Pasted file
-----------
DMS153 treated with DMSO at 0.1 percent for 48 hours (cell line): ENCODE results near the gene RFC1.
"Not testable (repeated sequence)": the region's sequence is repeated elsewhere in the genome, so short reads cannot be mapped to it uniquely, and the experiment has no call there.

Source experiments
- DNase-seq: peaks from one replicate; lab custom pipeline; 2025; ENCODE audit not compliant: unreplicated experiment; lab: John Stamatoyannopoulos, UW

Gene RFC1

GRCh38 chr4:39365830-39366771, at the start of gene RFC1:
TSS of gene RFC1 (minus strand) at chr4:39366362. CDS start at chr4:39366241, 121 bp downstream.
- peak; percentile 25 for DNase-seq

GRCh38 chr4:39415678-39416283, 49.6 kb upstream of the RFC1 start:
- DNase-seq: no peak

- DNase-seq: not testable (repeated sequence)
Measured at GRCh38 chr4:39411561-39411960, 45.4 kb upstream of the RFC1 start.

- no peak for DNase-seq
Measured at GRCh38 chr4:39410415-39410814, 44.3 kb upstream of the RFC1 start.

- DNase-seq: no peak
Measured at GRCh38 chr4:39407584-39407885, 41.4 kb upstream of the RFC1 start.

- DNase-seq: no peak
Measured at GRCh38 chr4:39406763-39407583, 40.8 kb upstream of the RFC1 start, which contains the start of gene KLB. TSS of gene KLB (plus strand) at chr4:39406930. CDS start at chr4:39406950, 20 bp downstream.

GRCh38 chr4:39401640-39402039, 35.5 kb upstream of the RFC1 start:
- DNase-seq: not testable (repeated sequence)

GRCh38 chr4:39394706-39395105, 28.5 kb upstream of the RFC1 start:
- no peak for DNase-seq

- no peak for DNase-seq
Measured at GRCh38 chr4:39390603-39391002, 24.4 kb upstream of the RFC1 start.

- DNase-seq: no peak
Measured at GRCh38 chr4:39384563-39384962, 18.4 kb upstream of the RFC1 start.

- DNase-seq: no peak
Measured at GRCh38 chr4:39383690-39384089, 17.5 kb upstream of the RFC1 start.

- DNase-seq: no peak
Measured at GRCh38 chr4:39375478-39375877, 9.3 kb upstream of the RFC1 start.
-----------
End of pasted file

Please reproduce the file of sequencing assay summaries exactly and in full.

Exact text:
DMS153 treated with DMSO at 0.1 percent for 48 hours (cell line): ENCODE results near the gene RFC1.
"Not testable (repeated sequence)": the region's sequence is repeated elsewhere in the genome, so short reads cannot be mapped to it uniquely, and the experiment has no call there.

Source experiments
- DNase-seq: peaks from one replicate; lab custom pipeline; 2025; ENCODE audit not compliant: unreplicated experiment; lab: John Stamatoyannopoulos, UW

Gene RFC1

GRCh38 chr4:39365830-39366771, at the start of gene RFC1:
TSS of gene RFC1 (minus strand) at chr4:39366362. CDS start at chr4:39366241, 121 bp downstream.
- peak; percentile 25 for DNase-seq

GRCh38 chr4:39415678-39416283, 49.6 kb upstream of the RFC1 start:
- DNase-seq: no peak

- DNase-seq: not testable (repeated sequence)
Measured at GRCh38 chr4:39411561-39411960, 45.4 kb upstream of the RFC1 start.

- no peak for DNase-seq
Measured at GRCh38 chr4:39410415-39410814, 44.3 kb upstream of the RFC1 start.

- DNase-seq: no peak
Measured at GRCh38 chr4:39407584-39407885, 41.4 kb upstream of the RFC1 start.

- DNase-seq: no peak
Measured at GRCh38 chr4:39406763-39407583, 40.8 kb upstream of the RFC1 start, which contains the start of gene KLB. TSS of gene KLB (plus strand) at chr4:39406930. CDS start at chr4:39406950, 20 bp downstream.

GRCh38 chr4:39401640-39402039, 35.5 kb upstream of the RFC1 start:
- DNase-seq: not testable (repeated sequence)

GRCh38 chr4:39394706-39395105, 28.5 kb upstream of the RFC1 start:
- no peak for DNase-seq

- no peak for DNase-seq
Measured at GRCh38 chr4:39390603-39391002, 24.4 kb upstream of the RFC1 start.

- DNase-seq: no peak
Measured at GRCh38 chr4:39384563-39384962, 18.4 kb upstream of the RFC1 start.

- DNase-seq: no peak
Measured at GRCh38 chr4:39383690-39384089, 17.5 kb upstream of the RFC1 start.

- DNase-seq: no peak
Measured at GRCh38 chr4:39375478-39375877, 9.3 kb upstream of the RFC1 start.